03/08/2013 - The polling world has produced many giants, but no one like Andy Kohut. And no one has created an institution like the Pew Research Center.
If you are a journalist, Andy is a habit you never shake. Why should you? He likes his numbers straight, his data bulletproof, his questions unbiased and clear.
If you are a lover of polls, you know that Andy is Diogenes-like in thinking that we’re all better off if we can get the facts right and as close to the truth as social science will get you. And if you want someone to work with, Andy is your guy. I am no fan of meetings, but in my time with the Pew Forum on Religion & Public Life, meetings with Andy and his colleagues were a joy. It’s fun to watch him try to solve a problem, and make sure that his approach is right. And you always learn things at Andy’s meetings, especially the ones dedicated to putting together a new poll. There is no wasted time, no ego-driven argument, no bureaucratic formality. The purpose is to get at the best survey questions, to ask them in the clearest and least loaded way, to avoid repetition where possible—but also to be willing to get at the same issue with several questions if that’s the only way to make sure you don’t miss a dimension of how citizens come to terms with complicated issues.
Perhaps at this point I should confess a bias of my own, in keeping with the sort of transparency Andy likes. I have known Andy for more than three decades and began relying on him when I was in my 20s. The earliest quotation I could find from him in one of my stories was in a 1980 New York Times article about whether polls should be used to determine who gets to participate in a presidential debate. Andy, who was then the president of Gallup, didn’t like polls being used that way, and his reasoning produced a classic Kohut sound bite that really gets at how he thinks.
"This is a prime case," he said, "of polls being institutionalized, becoming part of the process instead of measuring its output." Two things about that quotation, the first being that word "institutionalized." Andy is a great institution-builder, but he thinks of himself as an independent outsider unencumbered by obligations that might get in the way of the correct answer. And his purpose is not to be "part of the process." He really sees "measuring its output" as a sufficiently important and honorable role.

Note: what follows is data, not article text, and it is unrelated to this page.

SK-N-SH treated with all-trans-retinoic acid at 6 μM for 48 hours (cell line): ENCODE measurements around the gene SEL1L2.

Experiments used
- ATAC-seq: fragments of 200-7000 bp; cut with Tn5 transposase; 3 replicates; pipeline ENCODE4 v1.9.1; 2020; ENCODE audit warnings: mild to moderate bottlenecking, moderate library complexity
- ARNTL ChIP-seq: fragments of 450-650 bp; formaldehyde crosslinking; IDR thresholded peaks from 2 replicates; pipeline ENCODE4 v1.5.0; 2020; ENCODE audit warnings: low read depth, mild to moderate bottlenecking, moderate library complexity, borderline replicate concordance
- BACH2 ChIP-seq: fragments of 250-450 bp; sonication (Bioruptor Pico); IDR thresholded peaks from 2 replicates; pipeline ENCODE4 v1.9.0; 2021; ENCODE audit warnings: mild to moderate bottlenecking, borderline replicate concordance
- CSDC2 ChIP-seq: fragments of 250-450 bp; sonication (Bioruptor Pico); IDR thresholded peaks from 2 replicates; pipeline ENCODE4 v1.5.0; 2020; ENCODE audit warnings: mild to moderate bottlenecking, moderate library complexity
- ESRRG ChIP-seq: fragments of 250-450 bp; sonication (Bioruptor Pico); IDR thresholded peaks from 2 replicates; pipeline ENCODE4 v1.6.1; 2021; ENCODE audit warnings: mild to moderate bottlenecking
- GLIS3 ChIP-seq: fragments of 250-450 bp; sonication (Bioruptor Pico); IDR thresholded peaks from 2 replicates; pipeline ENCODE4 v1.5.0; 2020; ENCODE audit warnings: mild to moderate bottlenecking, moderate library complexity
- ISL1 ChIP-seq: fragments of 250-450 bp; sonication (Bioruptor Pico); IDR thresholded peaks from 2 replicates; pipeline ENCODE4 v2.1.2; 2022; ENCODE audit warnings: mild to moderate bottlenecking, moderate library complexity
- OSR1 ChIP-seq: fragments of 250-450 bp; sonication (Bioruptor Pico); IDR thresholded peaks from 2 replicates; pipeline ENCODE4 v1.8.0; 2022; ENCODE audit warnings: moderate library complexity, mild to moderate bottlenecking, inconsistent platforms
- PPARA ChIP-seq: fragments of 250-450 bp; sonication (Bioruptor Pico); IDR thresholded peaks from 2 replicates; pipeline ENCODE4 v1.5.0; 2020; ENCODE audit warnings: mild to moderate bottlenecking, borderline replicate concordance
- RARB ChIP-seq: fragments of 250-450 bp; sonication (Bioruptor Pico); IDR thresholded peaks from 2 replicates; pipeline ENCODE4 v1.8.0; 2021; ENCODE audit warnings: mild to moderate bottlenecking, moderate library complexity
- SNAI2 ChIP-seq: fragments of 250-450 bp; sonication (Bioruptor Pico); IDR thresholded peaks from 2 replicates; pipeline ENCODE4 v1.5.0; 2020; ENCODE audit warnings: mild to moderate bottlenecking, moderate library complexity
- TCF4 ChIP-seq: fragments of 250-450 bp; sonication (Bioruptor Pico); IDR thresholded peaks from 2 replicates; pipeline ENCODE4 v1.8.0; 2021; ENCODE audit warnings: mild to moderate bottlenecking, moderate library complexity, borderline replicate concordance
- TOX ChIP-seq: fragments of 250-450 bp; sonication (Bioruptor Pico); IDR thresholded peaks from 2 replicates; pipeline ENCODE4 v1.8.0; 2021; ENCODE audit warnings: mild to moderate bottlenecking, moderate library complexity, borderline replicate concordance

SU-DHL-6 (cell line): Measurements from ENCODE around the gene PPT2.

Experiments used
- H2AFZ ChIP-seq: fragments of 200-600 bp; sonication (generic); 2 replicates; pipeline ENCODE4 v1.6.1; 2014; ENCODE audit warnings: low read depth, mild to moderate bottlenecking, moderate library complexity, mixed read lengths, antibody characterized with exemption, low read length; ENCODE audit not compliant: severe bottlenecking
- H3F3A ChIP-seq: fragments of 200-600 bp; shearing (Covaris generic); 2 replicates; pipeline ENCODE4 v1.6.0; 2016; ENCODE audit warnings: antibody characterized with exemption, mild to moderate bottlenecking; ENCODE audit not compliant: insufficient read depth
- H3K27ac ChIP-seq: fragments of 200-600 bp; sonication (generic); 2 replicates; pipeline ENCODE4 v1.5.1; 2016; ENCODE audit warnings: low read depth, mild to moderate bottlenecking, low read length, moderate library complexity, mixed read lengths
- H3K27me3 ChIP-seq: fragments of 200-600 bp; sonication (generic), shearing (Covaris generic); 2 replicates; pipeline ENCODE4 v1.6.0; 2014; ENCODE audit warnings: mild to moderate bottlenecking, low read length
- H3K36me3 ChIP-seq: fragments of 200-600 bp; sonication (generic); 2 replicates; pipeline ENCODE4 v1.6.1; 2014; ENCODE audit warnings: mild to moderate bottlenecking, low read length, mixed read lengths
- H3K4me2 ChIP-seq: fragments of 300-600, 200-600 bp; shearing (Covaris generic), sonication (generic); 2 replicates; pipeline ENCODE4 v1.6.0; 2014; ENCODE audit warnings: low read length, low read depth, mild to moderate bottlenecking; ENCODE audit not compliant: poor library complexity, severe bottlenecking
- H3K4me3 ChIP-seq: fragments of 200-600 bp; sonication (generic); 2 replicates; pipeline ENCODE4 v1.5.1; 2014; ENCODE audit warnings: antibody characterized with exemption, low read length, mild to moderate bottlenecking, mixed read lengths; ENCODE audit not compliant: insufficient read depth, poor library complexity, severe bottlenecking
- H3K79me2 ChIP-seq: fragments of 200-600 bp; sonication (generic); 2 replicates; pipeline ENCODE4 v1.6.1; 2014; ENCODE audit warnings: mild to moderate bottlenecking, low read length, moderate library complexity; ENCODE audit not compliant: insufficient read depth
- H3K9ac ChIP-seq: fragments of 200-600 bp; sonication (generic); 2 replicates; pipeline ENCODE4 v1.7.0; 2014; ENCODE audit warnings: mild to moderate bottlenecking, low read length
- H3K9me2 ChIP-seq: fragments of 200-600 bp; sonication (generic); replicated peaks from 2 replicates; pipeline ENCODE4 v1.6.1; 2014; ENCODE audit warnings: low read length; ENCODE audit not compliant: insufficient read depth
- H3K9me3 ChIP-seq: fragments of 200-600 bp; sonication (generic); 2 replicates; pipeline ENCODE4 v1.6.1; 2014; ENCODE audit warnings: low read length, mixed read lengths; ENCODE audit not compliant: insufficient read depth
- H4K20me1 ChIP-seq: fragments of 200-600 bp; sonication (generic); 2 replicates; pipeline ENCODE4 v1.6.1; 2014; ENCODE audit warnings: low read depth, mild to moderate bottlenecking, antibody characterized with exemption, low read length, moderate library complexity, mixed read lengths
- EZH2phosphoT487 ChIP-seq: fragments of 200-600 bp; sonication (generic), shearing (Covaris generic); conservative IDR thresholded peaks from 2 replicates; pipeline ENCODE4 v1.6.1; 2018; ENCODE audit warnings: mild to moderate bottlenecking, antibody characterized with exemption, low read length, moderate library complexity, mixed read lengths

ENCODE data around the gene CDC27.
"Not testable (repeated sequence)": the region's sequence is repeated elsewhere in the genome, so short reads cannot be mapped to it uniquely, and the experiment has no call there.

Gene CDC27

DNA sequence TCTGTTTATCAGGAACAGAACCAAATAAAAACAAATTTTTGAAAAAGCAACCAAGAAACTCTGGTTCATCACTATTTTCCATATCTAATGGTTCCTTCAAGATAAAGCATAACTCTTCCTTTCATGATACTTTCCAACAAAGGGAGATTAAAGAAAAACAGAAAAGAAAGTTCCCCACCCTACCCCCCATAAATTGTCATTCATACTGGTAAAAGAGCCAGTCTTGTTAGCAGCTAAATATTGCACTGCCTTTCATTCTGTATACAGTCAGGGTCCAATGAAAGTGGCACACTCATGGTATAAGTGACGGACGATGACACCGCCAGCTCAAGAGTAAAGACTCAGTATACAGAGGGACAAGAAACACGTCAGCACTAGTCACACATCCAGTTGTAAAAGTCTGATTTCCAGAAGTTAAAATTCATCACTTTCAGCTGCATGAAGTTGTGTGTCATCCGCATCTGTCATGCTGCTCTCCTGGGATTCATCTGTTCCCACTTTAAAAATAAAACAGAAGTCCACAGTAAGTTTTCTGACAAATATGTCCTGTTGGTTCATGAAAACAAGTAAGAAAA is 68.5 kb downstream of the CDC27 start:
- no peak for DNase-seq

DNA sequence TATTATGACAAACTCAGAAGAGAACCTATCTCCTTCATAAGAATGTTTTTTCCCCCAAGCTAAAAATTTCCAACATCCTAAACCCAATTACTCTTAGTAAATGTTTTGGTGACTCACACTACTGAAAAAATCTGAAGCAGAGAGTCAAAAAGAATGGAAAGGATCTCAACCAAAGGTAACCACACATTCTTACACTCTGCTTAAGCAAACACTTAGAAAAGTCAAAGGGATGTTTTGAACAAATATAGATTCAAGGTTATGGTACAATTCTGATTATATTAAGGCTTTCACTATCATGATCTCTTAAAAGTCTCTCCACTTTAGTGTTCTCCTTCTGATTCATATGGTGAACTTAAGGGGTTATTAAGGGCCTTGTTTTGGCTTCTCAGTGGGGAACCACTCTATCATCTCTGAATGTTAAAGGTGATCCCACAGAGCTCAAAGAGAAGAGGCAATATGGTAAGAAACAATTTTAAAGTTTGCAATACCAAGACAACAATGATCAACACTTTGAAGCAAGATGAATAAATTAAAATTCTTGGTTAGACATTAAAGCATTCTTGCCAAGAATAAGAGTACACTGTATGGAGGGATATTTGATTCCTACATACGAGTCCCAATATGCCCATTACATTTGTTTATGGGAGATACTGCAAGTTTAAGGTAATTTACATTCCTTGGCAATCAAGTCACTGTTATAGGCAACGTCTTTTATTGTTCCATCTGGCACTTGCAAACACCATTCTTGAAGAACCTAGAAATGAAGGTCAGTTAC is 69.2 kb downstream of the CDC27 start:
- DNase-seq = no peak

I also think of myself as the original customer of Andy’s political typology business. He has used factor-analysis and other statistical techniques to describe the electorate not in the usual left/right, Republican/Democratic terms, but as a series of smaller groups that tell you more about how voters actually think. And he had great names for them: The "upbeats" was my favorite, and there were the "moralists," the "disaffecteds," the "enterprisers," and many others. The changing terms of the public debate could be measured by the new groups Andy discovered and the old ones that faded away.
With the proliferation of surveys, consumers aren’t always certain about what they’re getting, and the 2012 election sometimes seemed just an excuse for people to argue about polls. But Andy, as the Jesuits like to say, just kept doing what he was doing. Several friends have asked me why I was so certain at the end that President Barack Obama was going to win. I offered all sorts of reasons that I hoped sounded learned, but eventually got to the real source of my confidence—Andy’s last poll showed Obama three points ahead with the trends moving his way. And the one thing I was sure of was this: Andy never gets it wrong.
E.J. Dionne Jr. is a senior fellow at the Brookings Institution and a columnist for The Washington Post.